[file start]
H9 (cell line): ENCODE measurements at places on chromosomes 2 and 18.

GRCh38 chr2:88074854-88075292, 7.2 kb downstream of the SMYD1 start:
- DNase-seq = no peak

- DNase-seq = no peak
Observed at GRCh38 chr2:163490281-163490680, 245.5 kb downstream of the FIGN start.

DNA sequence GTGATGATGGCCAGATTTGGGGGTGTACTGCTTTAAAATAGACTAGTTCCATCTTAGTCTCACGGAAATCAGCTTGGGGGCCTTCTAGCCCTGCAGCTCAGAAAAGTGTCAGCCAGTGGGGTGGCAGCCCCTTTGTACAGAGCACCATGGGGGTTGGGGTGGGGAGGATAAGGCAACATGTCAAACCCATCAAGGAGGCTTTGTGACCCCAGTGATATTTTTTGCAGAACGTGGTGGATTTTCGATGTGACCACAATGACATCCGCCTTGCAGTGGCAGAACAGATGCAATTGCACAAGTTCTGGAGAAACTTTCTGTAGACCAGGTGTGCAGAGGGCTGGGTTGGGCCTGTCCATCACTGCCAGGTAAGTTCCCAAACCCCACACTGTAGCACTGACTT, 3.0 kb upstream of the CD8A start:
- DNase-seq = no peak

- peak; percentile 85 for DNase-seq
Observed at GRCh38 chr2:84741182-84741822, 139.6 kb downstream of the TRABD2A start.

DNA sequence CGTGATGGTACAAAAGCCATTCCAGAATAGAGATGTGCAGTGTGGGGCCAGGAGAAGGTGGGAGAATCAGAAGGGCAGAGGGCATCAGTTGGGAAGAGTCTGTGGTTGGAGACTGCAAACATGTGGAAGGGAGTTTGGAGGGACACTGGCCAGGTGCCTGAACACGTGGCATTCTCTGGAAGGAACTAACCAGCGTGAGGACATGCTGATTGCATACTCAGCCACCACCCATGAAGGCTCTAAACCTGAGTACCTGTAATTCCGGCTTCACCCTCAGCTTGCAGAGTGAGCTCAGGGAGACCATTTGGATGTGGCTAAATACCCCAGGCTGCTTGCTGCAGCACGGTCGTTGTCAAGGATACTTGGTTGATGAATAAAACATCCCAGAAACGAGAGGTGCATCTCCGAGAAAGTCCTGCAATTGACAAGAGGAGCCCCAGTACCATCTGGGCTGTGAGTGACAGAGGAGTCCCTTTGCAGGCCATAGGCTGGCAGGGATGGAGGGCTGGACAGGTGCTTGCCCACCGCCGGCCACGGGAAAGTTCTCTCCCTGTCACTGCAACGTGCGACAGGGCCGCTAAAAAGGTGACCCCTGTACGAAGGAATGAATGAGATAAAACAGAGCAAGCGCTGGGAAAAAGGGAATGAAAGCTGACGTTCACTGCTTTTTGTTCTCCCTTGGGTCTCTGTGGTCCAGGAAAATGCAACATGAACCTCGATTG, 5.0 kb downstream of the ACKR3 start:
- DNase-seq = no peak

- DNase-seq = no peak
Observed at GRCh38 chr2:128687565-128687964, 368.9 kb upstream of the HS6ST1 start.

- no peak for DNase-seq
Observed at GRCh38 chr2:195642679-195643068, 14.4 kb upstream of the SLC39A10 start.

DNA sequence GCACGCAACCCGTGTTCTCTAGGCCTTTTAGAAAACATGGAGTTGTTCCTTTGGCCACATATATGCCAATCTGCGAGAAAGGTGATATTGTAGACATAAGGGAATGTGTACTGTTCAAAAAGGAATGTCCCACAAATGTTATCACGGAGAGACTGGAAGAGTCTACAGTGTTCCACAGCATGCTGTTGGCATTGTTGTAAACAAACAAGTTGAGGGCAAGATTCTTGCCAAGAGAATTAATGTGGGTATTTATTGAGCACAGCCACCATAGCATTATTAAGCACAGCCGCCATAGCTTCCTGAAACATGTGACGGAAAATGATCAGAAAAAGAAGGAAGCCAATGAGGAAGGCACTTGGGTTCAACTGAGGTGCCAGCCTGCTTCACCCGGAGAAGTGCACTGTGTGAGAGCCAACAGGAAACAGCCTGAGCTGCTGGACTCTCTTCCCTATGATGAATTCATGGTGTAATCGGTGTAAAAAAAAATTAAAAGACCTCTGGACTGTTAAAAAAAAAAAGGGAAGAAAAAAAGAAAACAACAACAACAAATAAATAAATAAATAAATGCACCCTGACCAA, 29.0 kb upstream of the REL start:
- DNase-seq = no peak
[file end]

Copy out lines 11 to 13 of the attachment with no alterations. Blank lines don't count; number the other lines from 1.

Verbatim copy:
- DNase-seq = no peak

- DNase-seq = no peak
Observed at GRCh38 chr2:128687565-128687964, 368.9 kb upstream of the HS6ST1 start.